The wiring and firing in the fruit fly’s brain is remarkably similar to ours. Signals sent and received along nerve cells control the vast number of processes that make up a fully functioning body, be it human or insect. Signalling cells work by exchanging electrochemical messages, which are mopped up by guidance-receptors. These are crucial for transmitting the nerve messages, but an excess of guidance receptors can lead to developmental defects in the flies. Scientists exploring other proteins that could be playing a supporting role in this process looked at light-detecting nerve cells (pictured) in fly brain. They found that one single mutated protein (coloured blue) makes the whole process go awry. To explain why mutations in this protein cause the receptors to build-up, researchers think that it must normally play a role in destroying the receptors once they’ve done their job.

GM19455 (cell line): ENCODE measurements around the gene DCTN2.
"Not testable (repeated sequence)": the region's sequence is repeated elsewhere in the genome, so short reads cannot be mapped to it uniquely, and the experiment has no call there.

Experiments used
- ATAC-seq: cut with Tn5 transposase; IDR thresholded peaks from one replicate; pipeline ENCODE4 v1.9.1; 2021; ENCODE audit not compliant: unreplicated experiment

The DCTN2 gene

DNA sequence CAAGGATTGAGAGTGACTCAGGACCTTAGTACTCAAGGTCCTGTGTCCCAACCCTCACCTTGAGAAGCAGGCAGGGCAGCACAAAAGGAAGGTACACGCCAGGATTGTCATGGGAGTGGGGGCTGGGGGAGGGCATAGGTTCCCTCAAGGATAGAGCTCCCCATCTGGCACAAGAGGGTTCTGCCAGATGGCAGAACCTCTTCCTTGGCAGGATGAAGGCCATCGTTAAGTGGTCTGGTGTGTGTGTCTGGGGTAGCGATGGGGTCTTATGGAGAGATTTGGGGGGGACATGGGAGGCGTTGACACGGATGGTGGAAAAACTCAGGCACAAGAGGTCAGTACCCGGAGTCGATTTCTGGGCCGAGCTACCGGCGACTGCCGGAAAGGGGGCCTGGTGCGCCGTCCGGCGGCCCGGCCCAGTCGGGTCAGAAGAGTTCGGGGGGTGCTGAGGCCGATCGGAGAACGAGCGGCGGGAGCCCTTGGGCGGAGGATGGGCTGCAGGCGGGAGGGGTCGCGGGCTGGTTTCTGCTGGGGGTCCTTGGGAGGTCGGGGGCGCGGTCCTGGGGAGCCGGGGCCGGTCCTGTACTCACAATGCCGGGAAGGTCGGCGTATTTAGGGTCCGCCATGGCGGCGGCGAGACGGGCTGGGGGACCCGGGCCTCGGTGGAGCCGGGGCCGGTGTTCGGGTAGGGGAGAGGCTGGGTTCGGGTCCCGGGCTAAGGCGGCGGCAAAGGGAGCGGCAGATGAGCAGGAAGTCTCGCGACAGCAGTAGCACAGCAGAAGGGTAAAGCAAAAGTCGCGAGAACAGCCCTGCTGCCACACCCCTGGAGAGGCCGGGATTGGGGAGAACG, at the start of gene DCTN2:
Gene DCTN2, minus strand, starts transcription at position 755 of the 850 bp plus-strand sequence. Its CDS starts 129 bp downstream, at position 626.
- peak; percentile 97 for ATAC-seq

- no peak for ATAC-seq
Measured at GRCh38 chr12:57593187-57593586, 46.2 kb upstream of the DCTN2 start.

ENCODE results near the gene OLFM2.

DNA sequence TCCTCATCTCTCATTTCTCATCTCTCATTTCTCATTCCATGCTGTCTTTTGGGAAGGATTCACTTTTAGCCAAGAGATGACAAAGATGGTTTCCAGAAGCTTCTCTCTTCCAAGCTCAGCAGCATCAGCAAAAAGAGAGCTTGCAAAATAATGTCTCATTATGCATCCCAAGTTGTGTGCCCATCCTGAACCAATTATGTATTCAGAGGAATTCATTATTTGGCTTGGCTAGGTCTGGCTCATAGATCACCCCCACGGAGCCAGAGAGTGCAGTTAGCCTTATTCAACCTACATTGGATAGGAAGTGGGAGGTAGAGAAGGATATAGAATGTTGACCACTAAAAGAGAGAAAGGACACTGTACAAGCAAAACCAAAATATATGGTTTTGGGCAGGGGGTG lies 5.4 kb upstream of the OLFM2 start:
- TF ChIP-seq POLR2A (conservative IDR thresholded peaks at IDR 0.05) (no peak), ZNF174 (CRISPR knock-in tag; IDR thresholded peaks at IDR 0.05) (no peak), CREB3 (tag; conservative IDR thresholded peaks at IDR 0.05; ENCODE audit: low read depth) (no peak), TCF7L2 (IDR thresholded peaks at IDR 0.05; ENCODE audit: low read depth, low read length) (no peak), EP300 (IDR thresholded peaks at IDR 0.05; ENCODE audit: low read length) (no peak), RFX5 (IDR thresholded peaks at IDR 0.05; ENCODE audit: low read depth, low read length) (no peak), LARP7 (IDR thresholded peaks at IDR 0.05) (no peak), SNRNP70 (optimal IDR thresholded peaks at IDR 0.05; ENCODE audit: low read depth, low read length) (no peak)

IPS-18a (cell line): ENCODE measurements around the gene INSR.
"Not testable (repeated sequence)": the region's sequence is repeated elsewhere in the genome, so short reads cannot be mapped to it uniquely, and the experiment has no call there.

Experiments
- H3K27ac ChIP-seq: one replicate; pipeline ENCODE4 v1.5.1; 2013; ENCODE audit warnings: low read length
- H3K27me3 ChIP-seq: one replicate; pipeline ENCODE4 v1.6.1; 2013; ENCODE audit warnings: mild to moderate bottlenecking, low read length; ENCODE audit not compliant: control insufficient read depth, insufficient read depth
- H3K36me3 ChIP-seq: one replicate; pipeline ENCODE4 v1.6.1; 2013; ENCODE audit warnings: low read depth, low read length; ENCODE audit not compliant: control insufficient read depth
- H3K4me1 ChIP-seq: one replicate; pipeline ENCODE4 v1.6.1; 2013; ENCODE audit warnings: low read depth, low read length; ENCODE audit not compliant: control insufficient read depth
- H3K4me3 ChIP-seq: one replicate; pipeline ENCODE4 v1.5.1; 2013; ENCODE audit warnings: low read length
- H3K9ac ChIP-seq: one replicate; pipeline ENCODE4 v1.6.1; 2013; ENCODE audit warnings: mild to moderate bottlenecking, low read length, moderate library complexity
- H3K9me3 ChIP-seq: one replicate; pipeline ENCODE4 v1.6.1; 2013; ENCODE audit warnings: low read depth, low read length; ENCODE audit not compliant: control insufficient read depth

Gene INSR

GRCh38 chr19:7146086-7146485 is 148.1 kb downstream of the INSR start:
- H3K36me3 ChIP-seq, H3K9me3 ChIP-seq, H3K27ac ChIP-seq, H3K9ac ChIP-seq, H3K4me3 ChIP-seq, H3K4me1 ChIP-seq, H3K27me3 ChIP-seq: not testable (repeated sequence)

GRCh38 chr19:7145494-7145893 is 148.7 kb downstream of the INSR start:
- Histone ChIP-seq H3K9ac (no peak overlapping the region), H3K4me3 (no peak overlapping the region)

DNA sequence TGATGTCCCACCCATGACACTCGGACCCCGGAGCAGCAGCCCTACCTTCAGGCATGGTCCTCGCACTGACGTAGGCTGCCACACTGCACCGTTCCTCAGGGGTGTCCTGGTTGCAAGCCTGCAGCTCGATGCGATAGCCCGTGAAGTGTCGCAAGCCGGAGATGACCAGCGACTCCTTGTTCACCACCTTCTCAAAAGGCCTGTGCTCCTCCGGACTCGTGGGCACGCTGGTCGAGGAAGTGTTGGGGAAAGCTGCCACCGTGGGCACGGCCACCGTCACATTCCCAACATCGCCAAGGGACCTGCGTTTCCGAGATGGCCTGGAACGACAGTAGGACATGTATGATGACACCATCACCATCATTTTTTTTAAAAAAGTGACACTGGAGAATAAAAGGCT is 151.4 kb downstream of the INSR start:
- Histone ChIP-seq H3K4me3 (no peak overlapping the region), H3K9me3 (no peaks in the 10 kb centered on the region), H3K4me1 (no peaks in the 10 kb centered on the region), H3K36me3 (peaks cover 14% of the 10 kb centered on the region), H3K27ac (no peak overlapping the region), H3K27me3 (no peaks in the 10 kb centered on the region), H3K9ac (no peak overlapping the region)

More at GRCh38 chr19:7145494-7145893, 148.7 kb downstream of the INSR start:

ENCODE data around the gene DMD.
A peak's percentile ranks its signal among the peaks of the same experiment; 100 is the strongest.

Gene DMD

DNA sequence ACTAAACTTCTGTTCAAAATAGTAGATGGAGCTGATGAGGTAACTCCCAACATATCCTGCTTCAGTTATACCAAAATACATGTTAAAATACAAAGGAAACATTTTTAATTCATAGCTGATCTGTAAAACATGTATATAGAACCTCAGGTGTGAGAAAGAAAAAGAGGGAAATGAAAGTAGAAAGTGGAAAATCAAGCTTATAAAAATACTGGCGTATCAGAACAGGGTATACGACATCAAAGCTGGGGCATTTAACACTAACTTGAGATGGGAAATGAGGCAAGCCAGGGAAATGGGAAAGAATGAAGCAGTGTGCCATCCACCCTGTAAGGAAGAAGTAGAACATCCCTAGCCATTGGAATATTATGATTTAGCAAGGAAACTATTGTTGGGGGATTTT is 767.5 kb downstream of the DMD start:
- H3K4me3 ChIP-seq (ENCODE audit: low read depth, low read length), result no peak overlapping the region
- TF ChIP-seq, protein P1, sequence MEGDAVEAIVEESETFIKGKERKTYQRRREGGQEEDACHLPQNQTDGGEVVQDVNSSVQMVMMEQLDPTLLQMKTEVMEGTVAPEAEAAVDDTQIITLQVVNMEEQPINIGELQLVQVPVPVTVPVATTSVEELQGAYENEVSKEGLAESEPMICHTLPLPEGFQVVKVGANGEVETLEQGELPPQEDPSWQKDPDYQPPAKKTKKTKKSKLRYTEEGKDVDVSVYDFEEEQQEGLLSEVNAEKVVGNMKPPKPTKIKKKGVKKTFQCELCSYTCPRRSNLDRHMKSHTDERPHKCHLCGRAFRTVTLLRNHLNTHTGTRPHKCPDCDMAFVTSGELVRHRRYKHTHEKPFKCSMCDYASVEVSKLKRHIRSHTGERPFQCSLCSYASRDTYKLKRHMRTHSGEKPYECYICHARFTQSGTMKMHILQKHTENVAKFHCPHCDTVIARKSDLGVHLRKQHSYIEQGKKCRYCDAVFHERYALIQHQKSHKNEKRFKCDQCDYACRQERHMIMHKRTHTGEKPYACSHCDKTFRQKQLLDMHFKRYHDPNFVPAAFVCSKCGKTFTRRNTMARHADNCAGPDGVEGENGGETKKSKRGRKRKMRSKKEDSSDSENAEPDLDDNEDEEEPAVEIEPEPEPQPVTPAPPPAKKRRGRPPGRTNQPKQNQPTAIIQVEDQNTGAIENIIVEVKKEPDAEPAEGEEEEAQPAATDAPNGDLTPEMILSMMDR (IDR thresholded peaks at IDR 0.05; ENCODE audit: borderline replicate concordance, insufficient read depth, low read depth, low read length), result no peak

Written by Rebecca Hill
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